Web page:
Thursday, April 17, 2008

Dirty Coal, Clean Water?

Shyam Ponappa / New Delhi December 06, 2007

Choosing Between Coal-Fired Power & Hydroelectric Power
It's not so simple, and good decisions need informed analysis

The fracas over the 123 Agreement led to a very useful result: finally, information is being made available about what it would mean to be able to import nuclear supplies, the pros and cons of recent developments in nuclear power generation technology versus other fuels, and the benefits and costs associated with choices. What if this process of impasse-and-reluctant-communication — a grudging divulgence of information — were reversed? Imagine how it might be if expert information from various perspectives were aggregated and disseminated early on in a process, if the public and parliament were educated about the possibilities, choices, benefits and costs. We might actually achieve some rational decision-making.

Of course, this is not our way. Our way is either by political accommodation or by committee. Political accommodation is inappropriate for engineering and management decisions, e.g., for telecommunications, and can lead to outcomes like the regulatory confusion and low level of true broadband (at least 500 kbps), or the problems of electricity supply. Solutions that depend on science, engineering, economics, and/or management simply do not work if they are based on accommodation instead of rational analysis. Committees should be able to do the aggregation of information, analysis, and problem solving to arrive at informed conclusions. However, in our environment, they can take to obfuscation or delay, or worse, resort to decisions by accommodation.It is time we adopted better reasoning as our way. Dealing with issues that affect our lives with more rationality and expertise, so that the facts surface, are subjected to expert inputs given the state of knowledge, and we can watch and contribute to having informed opinion give shape to decisions. Begin with information and facts made public, elicit expert opinion from various domains, then develop conclusions, thereby reducing the extent of uninformed emotional argumentation.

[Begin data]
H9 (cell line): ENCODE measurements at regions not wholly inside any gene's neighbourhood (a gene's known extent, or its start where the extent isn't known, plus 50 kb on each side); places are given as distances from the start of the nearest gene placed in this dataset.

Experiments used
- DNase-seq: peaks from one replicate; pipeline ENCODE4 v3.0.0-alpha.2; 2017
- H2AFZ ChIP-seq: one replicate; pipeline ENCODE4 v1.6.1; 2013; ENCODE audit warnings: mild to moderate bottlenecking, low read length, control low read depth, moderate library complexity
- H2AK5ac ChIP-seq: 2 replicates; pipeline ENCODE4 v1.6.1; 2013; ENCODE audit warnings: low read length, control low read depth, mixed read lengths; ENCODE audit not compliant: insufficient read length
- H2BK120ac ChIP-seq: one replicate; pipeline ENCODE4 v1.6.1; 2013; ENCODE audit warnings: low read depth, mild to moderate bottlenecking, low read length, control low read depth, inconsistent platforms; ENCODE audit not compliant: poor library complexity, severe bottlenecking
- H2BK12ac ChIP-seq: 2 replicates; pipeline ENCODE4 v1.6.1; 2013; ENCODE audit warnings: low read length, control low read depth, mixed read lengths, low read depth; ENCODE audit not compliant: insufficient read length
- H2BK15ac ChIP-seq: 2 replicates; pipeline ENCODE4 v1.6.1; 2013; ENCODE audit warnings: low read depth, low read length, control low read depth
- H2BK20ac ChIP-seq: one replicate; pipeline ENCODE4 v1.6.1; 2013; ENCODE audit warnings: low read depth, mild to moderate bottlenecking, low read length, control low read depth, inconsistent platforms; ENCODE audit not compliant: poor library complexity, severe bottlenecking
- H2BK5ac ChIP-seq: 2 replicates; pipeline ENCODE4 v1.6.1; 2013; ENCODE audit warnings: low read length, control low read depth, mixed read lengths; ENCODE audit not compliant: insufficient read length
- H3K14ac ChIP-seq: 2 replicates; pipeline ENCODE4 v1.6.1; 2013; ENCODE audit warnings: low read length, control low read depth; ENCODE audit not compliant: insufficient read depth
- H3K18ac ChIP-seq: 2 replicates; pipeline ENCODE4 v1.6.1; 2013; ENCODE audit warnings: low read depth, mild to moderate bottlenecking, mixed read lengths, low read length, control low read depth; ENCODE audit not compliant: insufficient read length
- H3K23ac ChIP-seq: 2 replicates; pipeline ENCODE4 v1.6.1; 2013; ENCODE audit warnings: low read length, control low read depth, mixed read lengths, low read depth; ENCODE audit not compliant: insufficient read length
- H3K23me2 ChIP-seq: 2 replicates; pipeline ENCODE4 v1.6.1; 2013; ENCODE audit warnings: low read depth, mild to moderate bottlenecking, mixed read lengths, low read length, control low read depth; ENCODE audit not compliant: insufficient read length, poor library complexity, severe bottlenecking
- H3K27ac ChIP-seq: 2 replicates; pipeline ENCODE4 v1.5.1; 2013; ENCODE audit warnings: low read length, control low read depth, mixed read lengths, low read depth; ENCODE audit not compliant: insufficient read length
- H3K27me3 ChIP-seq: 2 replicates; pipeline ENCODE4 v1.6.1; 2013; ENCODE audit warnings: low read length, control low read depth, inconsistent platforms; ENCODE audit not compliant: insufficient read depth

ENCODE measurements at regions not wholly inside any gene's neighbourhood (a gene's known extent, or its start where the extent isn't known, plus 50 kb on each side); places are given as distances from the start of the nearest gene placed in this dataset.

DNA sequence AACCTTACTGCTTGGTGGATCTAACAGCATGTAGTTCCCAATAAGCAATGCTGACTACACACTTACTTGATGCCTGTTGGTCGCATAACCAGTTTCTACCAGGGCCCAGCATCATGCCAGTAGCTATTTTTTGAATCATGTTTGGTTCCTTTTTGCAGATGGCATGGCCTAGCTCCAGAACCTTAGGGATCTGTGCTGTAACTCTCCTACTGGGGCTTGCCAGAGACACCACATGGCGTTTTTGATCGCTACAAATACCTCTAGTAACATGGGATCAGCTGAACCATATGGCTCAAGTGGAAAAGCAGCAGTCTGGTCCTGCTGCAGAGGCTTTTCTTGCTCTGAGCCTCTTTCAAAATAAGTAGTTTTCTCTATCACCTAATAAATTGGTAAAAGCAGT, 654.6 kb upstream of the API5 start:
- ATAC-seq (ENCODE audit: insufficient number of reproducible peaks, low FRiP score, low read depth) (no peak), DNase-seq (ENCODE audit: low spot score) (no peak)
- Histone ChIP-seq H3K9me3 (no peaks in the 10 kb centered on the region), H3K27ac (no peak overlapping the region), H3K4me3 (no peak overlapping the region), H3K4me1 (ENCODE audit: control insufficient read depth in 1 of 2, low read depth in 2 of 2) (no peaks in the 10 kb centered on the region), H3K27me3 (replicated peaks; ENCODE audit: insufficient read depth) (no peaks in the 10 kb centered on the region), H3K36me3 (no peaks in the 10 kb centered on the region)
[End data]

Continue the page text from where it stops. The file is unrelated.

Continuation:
For instance, an estimate that surfaced about the supposedly low potential for nuclear power was that it was actually the same as for the much-touted hydroelectric potential: 6 per cent by 2032. There are still problems that are glossed over associated with coal and hydroelectric power:

Problems With Coal

Rarely do coal enthusiasts mention the difficulty of exploiting dirty coal, from mining our high-ash reserves, to transporting coal by our stretched railway system, to the high level of emissions from plants using this fuel. The ravages of fly ash from coal plants, which in India apparently has higher levels of silicon dioxide, aluminum oxide, ferrous oxide, sulphur trioxide, and unburnt carbon, are completely overlooked in the reckoning, as is the water needed to clean up (e.g. the effects on the Yamuna for Delhi).

Problems With Hydro-electric Power

Likewise for hydroelectric potential. One need only recall the difficulties of getting such projects going, especially when they involve large dams such as the Sardar Sarovar or the Tehri Dam. Granted such issues are aggravated by the lack of equitable resettlement, on which we just have to do much better, perhaps on the lines shown by JSW Steel.